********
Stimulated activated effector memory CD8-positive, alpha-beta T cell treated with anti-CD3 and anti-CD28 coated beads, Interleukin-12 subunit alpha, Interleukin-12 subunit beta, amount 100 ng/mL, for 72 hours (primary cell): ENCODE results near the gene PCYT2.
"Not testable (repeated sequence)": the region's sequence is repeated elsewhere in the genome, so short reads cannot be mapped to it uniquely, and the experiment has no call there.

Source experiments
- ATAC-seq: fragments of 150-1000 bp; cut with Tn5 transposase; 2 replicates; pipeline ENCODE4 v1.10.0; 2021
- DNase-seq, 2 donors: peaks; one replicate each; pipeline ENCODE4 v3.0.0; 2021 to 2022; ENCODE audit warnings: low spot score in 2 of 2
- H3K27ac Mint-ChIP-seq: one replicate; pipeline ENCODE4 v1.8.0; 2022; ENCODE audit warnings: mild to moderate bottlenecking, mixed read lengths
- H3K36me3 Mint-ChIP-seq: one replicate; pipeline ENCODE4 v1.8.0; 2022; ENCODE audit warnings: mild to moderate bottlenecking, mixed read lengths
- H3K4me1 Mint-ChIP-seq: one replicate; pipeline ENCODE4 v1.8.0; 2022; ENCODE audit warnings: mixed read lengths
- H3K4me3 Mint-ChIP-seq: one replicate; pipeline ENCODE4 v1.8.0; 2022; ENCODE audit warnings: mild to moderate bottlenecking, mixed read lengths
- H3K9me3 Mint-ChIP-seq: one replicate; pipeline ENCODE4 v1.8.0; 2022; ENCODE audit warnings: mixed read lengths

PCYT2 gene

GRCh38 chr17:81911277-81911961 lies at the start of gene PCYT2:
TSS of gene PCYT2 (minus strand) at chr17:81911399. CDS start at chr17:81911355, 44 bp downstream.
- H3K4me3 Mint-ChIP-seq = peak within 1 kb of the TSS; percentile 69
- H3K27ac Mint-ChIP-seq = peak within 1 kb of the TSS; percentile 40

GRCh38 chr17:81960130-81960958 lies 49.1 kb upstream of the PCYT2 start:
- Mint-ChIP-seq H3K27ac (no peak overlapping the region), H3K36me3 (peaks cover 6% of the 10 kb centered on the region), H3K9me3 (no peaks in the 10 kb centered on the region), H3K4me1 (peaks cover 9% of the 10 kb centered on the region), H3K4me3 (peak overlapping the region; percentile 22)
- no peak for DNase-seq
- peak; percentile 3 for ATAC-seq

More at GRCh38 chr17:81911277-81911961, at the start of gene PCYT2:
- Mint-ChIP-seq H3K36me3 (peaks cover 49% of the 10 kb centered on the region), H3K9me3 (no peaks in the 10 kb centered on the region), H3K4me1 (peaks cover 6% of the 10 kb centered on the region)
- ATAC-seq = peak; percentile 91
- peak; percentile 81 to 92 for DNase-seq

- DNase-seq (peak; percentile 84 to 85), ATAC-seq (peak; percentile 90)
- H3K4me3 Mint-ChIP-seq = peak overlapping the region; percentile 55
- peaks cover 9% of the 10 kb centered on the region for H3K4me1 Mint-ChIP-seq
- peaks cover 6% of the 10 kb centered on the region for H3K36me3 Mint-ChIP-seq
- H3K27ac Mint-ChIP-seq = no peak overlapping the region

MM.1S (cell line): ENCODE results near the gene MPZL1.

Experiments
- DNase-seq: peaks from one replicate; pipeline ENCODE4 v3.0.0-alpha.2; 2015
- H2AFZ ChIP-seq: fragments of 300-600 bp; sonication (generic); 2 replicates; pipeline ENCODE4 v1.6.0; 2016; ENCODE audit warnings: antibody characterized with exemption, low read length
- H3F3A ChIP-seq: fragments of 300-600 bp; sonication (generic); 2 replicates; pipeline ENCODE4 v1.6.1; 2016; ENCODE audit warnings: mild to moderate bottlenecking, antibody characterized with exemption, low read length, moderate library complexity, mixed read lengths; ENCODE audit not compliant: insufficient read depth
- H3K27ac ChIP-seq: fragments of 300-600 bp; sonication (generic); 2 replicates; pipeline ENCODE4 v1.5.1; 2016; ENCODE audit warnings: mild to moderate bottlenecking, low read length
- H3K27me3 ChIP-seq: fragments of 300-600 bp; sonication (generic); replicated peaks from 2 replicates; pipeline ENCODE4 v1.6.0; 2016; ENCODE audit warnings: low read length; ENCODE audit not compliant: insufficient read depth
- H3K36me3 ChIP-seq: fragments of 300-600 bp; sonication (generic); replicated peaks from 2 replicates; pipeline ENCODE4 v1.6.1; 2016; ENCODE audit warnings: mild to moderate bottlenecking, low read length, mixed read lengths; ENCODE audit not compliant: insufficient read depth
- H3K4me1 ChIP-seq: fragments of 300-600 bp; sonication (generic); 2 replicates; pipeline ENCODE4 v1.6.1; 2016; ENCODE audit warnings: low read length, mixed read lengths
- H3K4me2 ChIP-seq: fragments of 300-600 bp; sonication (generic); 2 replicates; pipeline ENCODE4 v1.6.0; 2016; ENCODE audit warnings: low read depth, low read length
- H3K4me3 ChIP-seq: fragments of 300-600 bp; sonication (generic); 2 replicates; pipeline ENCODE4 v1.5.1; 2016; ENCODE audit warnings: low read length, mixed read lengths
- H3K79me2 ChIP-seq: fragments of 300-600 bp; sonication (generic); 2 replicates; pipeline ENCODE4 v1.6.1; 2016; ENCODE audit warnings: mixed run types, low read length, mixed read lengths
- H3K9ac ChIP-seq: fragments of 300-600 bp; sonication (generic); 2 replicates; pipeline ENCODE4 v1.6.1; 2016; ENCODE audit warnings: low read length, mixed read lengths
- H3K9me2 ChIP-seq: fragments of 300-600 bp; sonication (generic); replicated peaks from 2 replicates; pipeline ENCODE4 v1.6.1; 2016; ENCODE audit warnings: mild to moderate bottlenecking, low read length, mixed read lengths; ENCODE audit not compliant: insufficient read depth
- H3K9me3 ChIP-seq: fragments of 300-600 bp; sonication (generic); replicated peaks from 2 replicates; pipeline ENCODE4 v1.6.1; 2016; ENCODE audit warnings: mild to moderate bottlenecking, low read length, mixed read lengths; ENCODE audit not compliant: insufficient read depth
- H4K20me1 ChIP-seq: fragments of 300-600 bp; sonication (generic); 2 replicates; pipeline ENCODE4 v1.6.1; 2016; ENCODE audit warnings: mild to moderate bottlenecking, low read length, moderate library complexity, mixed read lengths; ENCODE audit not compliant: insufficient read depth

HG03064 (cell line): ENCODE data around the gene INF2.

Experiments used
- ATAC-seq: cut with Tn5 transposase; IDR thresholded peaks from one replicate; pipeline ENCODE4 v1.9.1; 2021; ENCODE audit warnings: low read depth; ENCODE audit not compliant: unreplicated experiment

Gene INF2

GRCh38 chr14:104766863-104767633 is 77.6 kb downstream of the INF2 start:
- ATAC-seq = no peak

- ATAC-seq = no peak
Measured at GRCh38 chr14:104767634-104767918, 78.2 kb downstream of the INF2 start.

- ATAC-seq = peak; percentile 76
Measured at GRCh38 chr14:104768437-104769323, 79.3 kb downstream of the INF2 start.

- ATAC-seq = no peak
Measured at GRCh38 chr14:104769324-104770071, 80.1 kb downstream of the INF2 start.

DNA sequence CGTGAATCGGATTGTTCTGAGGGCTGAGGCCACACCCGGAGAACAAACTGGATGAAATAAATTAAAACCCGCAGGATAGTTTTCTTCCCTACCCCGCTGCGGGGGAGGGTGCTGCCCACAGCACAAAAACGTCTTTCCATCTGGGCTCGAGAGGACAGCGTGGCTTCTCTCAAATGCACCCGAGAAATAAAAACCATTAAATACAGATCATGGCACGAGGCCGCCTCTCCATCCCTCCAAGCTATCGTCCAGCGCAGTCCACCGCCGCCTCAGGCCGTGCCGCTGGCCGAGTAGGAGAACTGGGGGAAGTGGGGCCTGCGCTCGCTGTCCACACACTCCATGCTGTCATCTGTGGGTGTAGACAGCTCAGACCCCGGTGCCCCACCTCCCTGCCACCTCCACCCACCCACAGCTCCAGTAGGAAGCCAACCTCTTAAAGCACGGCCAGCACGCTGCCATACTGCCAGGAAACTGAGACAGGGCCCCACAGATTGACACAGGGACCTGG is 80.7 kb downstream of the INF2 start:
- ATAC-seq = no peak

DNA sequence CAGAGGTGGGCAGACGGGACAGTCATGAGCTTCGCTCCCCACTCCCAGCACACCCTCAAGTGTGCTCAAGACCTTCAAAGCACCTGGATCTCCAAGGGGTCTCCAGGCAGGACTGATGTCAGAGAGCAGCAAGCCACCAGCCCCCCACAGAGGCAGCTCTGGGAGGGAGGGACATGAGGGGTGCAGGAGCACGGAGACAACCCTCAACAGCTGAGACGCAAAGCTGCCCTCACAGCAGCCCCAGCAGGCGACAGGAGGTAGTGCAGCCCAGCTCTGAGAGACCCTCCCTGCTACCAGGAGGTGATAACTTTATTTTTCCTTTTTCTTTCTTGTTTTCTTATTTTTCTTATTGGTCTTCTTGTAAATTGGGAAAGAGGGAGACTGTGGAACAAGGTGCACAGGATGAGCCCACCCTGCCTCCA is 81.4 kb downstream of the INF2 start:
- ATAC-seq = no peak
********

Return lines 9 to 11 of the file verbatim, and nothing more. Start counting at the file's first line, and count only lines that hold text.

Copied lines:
- H3K4me3 Mint-ChIP-seq: one replicate; pipeline ENCODE4 v1.8.0; 2022; ENCODE audit warnings: mild to moderate bottlenecking, mixed read lengths
- H3K9me3 Mint-ChIP-seq: one replicate; pipeline ENCODE4 v1.8.0; 2022; ENCODE audit warnings: mixed read lengths

PCYT2 gene